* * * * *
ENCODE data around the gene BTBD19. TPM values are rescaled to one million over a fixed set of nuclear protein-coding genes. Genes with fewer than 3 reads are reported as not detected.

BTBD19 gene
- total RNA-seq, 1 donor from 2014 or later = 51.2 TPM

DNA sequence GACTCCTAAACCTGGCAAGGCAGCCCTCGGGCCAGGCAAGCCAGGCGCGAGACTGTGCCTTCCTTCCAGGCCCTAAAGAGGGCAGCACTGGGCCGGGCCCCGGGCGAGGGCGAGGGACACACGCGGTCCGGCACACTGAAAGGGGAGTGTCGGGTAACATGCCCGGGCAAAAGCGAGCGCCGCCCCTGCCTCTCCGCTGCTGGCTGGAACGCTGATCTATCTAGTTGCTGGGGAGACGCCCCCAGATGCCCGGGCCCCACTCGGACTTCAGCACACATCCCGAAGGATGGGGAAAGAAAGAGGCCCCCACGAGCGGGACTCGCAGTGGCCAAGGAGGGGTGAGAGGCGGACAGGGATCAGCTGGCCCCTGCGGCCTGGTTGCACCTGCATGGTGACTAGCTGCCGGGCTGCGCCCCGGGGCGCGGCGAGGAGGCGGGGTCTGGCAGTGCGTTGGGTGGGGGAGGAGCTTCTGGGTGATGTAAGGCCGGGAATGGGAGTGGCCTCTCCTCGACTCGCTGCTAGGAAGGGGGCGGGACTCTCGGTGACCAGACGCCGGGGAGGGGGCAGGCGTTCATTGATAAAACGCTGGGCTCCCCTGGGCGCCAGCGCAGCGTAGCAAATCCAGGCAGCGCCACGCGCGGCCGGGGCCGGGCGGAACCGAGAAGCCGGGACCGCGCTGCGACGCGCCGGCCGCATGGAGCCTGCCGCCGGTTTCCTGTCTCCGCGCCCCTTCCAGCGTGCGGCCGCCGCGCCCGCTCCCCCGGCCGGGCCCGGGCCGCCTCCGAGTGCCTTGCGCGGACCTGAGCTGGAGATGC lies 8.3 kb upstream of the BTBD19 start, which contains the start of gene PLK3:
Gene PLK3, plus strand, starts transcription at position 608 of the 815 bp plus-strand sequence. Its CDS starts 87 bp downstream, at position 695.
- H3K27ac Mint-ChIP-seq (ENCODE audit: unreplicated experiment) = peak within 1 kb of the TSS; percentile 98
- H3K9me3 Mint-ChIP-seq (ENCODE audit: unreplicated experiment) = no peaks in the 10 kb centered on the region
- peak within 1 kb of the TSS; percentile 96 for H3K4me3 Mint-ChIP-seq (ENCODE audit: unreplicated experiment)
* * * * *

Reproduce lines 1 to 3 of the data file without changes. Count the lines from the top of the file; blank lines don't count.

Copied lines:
ENCODE data around the gene BTBD19. TPM values are rescaled to one million over a fixed set of nuclear protein-coding genes. Genes with fewer than 3 reads are reported as not detected.

BTBD19 gene
- total RNA-seq, 1 donor from 2014 or later = 51.2 TPM